Wednesday, July 6, 2011
Short Game Strategy
Over the weekend I started thinking a bit more and more about short game strategy. I like to think of it this way…play it 1 shot at a time with your swing and play 1 shot ahead with your strategy. I think the same applies with short game shots, which I’ll call shots from less than 40 yards from the edge of the green.
I feel where golfers really screw up, and I’m just as guilty about this, is that they get the mentality that they HAVE to get a shot close to the hole so they can have an easy tap in. They also get closer to the hole so they start to think they can make shots. However, I find that more often than not, no round of golf is ever easy. Even if you shoot your best score ever, you’re likely to have to make some testy 5-footers and such.
For instance, on the 4th round of this year’s Arnold Palmer Invitational at Bay Hill, the telecast started on The Golf Channel before turning over to NBC. TGC followed Bubba Watson early on and he had a chip shot that was about 35 to 40 feet in length. The announcers remarked how good of chipper Watson was. Bubba then hit a chip that ‘burned the edge’ of the cup and went about 3 feet past the cup. The announcers then stated to the effect ‘see, just an example of how good Bubba chips the ball.’
What the announcers failed to realize is that Bubba now had a downhill putt on a very steep slope. He then missed the 3-footer and they replied ‘he’s been struggling with the putter.’ My contention is that while he should make that 3-footer most of the time, he would’ve been better served not being so aggressive with the chip and leaving himself with an uphill putt.
For amateurs, we have to remember the odds of actually making the chip shot are pretty slim. Here’s a look at a chart of the PGA Tour make percentage on putts from certain distances
(credit: 2011 3Jack Top 20 Putting Instructor, Mark Sweeney at www.aimpointgolf.com)
Let’s think about this for a second. Probably the shortest chip shot we will possibly have in a round of golf is from 13 feet. Usually we don’t start chipping until the ball is a full yard off the green (3 feet) and most pins are cut from at least 10 feet from the edge of the green (3 + 10 = 13 feet).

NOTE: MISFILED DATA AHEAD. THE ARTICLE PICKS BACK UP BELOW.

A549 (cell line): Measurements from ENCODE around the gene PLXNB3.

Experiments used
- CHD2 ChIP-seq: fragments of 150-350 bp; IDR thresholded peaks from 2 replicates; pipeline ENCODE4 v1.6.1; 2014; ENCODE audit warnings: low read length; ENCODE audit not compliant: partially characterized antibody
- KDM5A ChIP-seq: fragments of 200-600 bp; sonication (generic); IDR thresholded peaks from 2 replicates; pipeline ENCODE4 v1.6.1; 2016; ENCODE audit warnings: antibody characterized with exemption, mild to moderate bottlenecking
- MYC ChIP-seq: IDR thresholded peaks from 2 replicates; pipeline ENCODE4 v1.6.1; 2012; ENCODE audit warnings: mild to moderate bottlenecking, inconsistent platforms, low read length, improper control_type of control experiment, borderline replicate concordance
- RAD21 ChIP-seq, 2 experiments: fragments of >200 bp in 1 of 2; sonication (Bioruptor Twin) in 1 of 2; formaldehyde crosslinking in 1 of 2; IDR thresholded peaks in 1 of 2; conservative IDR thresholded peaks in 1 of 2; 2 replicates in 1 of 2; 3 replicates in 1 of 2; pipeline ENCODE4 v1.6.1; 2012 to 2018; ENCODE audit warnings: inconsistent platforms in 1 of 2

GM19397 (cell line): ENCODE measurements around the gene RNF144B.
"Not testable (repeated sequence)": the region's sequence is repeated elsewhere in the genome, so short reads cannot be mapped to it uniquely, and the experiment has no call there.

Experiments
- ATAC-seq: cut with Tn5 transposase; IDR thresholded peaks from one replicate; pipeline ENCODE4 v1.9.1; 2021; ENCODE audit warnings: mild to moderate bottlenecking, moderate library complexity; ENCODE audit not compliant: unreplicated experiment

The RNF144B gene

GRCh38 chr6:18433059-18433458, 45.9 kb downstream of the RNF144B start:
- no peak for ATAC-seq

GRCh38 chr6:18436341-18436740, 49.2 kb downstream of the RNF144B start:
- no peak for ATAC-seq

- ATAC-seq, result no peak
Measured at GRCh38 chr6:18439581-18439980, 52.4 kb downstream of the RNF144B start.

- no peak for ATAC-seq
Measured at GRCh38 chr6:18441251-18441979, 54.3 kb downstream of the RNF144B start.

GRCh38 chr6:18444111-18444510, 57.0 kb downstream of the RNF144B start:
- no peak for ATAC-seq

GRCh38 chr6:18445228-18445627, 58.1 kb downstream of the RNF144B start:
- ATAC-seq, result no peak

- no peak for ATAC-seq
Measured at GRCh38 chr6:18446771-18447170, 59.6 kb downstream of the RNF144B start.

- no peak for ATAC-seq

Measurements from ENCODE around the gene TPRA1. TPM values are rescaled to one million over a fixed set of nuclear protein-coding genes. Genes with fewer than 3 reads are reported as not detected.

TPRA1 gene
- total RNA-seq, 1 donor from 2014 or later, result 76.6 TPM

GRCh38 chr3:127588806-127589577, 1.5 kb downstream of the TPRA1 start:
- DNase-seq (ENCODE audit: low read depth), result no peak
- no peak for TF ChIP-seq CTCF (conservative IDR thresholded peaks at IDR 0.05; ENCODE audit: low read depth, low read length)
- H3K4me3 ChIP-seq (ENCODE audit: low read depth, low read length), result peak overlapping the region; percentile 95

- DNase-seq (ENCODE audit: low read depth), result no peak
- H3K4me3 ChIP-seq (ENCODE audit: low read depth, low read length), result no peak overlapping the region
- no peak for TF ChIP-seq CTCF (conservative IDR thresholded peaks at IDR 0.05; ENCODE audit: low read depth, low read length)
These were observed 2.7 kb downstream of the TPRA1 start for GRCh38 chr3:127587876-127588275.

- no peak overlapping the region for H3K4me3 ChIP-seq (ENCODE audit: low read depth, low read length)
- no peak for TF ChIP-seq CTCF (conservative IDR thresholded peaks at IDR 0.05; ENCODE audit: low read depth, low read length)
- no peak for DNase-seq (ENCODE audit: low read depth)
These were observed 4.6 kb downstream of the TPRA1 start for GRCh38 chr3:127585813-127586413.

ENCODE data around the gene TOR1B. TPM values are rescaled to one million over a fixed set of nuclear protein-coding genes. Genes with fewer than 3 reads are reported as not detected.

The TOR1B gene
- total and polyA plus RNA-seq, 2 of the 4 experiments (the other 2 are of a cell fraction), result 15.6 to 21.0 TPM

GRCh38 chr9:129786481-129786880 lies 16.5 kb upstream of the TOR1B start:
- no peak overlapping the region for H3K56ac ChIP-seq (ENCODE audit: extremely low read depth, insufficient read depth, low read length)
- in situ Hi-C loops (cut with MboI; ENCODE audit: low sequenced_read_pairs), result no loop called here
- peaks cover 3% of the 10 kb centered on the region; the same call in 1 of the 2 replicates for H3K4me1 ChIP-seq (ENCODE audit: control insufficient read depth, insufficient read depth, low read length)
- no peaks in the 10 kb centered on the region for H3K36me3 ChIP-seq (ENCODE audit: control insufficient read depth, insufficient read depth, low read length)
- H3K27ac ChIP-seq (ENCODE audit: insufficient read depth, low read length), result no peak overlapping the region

In putting, the PGA Tour guys are making about 30% of their putts from 13 feet. But here we are chipping and I would dare say that the make percentage is probably half of that (15%). But also remember, they are PGA Tour players. The 10 handicapper may make that 13 foot chip 5% of the time if they are lucky. And also remember…that’s only from 13 feet. So the longer chips, pitches, lobs, blasts and flops probably have less than a 1% chance of going in.
Yet…we still try to go at the flag.
However, it’s not about being conservative. It’s about planning 1 shot ahead with your strategy. If I have a 45 foot chip that I feel pretty comfortable with and the green doesn’t have much of a slope…I’ll focus more on the flag than leaving myself with an uphill chip. And often times in Florida the greens are very slow so while I may have a downhill putt, if the green is only a 7 or 8 stimp (and I’ve played slower), the downhill putt doesn’t bother me much.
Since I’m a sub-scratch player, I will have more control of the ball than your typical 10 handicapper. This is still a game of assessing things. For me, I have a better chance of keeping a bunker shot from 30 feet away below the cup than the average 10 handicapper.
But, where I find this strategy particularly helpful is on the more difficult short game shots.
For instance, if one short sides themselves after an approach shot, I think they are better off hitting it to 10 feet and uphill versus going for the tough shot and hitting it close. Because if they miss and leave themselves with a 10 foot downhill putt, they’ve now decreased the odds of getting up and down dramatically. In fact, if you own some of the AimPoint Golf ‘Aim Charts’ you can see how some 5 foot downhill putts can break MORE than a 10 foot uphill putt.
There are also a couple of other factors here as well.
1. Wobble Effect
2. Difficulty of Getting the Optimal Speed
I’ve talked about the Wobble Effect on downhill putts vs. uphill putts before. Essentially, as the ball slows down it will start to wobble…like a front bicycle tire going slow up a hill. We hit uphill putts harder…thus the ball moves at a faster velocity. Downhill putts are hit softer, so the ball moves at a slower velocity. Thus:
Downhill Putts = more likely to wobble off line
Uphill Putts = less likely to wobble off line.
I also find that downhill putts are more difficult to get the optimal speed.
Theoretically, I can always hit an uphill putt the right amount of speed and have it go about 6 to 12” past the cup which would be about optimal. But with downhill putts…if they are fast enough and have a steep enough of a slope, getting that optimal speed could be next to impossible.
Between the speed issues and the wobble effect, downhill putts will often require superb sweetspot contact to go in the cup. If they are struck just slightly off center, that may eliminate your chances of making the putt completely.
So the next time you see a chip just miss the cup but leaves the golfer with a 3 foot downhill putt, think about it as a good swing…but a poor strategy.